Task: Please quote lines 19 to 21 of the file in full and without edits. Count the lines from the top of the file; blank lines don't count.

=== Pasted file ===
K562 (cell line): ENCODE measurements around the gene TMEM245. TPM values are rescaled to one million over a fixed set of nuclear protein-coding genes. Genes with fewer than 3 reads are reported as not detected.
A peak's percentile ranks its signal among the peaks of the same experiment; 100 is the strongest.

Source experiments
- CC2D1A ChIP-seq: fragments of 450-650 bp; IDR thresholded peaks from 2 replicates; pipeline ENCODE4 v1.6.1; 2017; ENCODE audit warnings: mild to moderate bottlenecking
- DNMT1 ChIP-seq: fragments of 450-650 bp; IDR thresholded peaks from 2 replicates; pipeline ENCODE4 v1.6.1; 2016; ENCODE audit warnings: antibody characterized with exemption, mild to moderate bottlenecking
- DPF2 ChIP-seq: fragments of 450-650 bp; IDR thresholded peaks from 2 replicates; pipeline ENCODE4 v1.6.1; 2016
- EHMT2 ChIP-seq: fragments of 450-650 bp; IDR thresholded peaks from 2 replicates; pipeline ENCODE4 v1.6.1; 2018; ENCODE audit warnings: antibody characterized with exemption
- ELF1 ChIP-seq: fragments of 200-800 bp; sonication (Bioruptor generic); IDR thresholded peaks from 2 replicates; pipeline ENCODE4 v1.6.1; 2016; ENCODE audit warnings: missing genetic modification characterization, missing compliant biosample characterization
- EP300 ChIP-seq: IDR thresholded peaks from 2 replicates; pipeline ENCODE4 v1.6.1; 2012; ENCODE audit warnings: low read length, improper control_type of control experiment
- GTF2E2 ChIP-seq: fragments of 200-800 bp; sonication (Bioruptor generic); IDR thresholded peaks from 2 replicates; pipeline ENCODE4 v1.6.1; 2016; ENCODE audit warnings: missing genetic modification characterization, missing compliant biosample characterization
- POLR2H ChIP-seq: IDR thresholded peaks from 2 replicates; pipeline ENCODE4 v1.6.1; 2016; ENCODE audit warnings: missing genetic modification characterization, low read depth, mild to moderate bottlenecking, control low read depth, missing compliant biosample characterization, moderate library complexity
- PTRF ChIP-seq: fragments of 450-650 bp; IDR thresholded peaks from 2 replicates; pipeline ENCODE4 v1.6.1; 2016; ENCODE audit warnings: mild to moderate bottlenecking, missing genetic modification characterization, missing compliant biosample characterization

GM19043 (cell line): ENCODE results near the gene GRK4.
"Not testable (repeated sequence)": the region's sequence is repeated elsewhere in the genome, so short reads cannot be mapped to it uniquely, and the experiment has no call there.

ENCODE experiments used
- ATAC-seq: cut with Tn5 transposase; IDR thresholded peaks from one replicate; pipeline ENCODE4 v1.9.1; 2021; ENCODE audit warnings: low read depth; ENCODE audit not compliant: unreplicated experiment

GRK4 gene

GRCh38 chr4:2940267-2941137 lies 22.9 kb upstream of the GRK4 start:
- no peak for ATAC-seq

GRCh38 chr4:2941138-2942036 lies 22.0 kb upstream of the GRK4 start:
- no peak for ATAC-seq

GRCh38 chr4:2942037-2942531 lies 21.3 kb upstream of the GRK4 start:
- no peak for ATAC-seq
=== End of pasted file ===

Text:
- no peak for ATAC-seq

GRCh38 chr4:2941138-2942036 lies 22.0 kb upstream of the GRK4 start:
- no peak for ATAC-seq